Customers’ Questions: How can alternative therapies treat skin cancer?
This a very thorny one…
There are four commonly known cancers that affect the skin and a multitude of ‘alternative therapies’. Presuming this to mean treatment given by someone other than an oncologist, dermatologist or medical specialist.
It is very important to establish which one you are treating.
Melanoma is the one that is usually the most serious; it can grow very quickly and spread to other areas in the body. I am sure there are treatments offered for this other than surgery, immunotherapy, radiotherapy and chemotherapy, typically recommended by medical specialists, but I would be very hesitant to try these. It often metastasises quickly, so spending time investigating possible other treatments could mean the difference between sorting a local skin cancer relatively simply, and dealing with a wide-spread, complicated cancer.
Basal cell, Merkel and squamous cell are not usually as dangerous and often detected in an early stage. If they appear on the face, are very large or the patient doesn’t have good general health or has a poor immune response, then, again, the most sensible option is still one of those offered in a hospital environment (which isn’t necessarily surgery or radiotherapy).
Having said that, there are other treatments than can and do work on early stage pre-cancerous skin lesions - those that may develop into squamous cell carcinomas and basal cell carcinomas if left untreated. I have used a modified recipe, originally developed by Dr Ron Guba with success on solar keratoses and early squamous cell carcinomas (his findings can be found in various places online, including roberttisserand.com). It is a simple formula and easy to use, if there is no significant improvement within six weeks, you can presume this treatment will not help. He recommends a mixture of the following: Sandalwood oil -Santalum spicatum 13.3%, Frankincense - Boswellia carterii 6.7%, Sweet orange oil - Citrus sinensis 6.7%, Geranuim - Pelargonium graveolens 6.7%. These are mixed into jojoba oil and melted beeswax to make an ointment that is easy to apply: Jojoba 46.6% and Beeswax 20%.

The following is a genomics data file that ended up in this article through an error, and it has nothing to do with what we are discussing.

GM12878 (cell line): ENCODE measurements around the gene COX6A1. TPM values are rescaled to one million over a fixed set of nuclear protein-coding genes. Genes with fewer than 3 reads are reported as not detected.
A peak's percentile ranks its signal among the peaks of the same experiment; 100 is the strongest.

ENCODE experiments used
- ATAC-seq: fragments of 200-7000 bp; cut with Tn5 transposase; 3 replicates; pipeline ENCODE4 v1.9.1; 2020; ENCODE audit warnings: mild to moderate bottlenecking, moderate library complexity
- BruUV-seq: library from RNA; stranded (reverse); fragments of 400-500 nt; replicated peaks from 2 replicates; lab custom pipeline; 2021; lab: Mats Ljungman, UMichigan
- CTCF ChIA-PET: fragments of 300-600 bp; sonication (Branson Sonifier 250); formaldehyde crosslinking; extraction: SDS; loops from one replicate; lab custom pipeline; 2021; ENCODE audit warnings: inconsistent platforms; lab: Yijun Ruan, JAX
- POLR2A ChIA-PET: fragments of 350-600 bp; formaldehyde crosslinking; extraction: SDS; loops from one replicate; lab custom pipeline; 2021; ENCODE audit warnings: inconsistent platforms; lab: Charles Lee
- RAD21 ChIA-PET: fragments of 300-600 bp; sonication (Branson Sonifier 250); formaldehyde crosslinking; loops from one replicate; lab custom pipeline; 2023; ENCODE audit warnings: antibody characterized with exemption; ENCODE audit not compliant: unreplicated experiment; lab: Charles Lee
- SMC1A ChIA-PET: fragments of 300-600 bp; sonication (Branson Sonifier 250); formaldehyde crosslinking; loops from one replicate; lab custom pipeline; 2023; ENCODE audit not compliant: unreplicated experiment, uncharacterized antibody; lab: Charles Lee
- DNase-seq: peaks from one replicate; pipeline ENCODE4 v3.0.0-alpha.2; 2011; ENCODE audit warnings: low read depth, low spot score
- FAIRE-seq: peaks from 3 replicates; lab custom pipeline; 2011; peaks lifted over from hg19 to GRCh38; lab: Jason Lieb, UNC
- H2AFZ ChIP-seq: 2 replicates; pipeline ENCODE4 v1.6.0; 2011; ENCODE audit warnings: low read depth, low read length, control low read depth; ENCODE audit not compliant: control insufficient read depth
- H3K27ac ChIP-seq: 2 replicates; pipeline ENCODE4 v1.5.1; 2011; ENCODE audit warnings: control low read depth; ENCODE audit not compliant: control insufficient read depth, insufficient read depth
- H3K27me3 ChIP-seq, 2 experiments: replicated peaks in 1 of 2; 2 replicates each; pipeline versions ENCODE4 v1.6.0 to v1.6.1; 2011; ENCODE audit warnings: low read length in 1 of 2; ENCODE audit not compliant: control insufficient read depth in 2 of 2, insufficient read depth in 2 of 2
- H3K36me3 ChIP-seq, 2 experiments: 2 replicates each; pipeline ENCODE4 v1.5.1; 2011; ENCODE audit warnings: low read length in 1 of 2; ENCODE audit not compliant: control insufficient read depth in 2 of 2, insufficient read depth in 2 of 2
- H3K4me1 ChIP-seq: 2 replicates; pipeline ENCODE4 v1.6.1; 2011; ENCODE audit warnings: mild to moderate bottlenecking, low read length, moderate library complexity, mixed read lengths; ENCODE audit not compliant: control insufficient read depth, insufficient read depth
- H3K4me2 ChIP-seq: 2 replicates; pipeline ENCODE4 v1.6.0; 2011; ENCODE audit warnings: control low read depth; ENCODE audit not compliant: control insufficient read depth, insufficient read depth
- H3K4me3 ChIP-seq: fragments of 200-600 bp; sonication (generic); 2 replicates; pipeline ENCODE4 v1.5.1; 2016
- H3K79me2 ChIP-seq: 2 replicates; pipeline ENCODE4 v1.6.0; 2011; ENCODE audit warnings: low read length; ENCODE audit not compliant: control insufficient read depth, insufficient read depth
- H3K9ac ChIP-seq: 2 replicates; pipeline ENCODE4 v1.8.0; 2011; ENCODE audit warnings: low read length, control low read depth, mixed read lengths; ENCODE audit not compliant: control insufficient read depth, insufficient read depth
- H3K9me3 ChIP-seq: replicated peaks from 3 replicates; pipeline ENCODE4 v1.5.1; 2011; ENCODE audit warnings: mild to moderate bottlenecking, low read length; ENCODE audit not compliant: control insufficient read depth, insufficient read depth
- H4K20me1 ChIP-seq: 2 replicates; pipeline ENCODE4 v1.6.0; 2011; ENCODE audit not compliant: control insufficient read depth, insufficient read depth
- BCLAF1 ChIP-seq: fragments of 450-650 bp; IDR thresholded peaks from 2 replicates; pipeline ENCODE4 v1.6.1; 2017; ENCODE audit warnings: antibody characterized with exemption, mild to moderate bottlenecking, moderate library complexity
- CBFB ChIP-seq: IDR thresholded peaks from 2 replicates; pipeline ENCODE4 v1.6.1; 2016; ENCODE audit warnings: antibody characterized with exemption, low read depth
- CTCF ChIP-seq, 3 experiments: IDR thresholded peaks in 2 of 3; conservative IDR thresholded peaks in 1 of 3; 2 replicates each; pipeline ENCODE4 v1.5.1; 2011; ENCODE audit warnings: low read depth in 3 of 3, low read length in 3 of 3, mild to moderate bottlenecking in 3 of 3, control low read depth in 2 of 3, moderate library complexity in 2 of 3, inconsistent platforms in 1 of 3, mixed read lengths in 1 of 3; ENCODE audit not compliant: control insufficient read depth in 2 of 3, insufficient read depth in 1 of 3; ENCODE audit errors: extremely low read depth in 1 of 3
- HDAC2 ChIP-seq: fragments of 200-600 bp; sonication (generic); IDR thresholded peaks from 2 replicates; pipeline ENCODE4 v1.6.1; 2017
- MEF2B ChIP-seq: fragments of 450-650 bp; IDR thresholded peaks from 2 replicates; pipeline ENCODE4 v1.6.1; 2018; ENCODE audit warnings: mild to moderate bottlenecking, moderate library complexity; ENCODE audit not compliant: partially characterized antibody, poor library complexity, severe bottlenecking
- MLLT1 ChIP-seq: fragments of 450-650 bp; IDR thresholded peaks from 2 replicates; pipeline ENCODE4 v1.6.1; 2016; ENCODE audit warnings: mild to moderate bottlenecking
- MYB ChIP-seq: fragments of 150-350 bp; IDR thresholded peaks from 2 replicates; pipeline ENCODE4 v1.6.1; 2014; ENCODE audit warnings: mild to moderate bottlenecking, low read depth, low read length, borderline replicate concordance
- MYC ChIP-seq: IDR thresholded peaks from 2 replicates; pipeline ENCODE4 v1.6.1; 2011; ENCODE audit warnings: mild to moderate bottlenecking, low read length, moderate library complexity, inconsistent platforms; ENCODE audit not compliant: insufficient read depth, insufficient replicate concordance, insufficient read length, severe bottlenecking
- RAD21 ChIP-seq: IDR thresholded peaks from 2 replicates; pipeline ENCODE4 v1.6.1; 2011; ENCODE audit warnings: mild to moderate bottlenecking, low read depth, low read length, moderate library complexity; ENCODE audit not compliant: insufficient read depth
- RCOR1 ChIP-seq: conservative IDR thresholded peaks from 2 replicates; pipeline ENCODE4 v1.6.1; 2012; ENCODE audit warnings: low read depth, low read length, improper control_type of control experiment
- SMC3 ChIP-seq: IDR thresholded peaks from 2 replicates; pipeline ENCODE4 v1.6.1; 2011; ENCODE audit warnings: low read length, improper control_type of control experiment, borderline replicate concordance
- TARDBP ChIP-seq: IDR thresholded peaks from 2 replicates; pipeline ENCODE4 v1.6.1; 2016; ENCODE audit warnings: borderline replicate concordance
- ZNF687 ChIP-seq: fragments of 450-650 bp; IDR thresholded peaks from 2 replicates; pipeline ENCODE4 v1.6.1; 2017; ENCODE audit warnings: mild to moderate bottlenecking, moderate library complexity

These are high percentages of essential oils and the ointment isn’t intended to be used on skin not affected. People with allergies to these oils should not use this and anyone who has had a bad skin reaction to any essential oils should proceed with caution. It is also vital that there has been a diagnosis before starting this as it could badly irritate a fungal infection, a wound or an allergic skin reaction. Even when you are certain this is going on a solar keratosis, it can be irritating and as the affected skin begins to come away, it can bleed (between week 4 and five of the treatment below, the site bled periodically). I have also given it to several people who had no irritation and it removed the offending lumps. The progression tends to be: a drying of the central part, a wart-like appearance and splitting of the surface, a crater-effect around the central mass, the central piece begins to come away, sometimes in sections. The skin then heals leaving very little evidence of a keratosis having been on the site.
So, this is technically, an alternative method of treatment, but one that sits fairly happily alongside other modes of treatment.
My own photos of a solar keratosis removed using a modified version of Dr Guba’s recipe - both he and Robert Tisserand have other examples. This person had 15 removed in a similar way.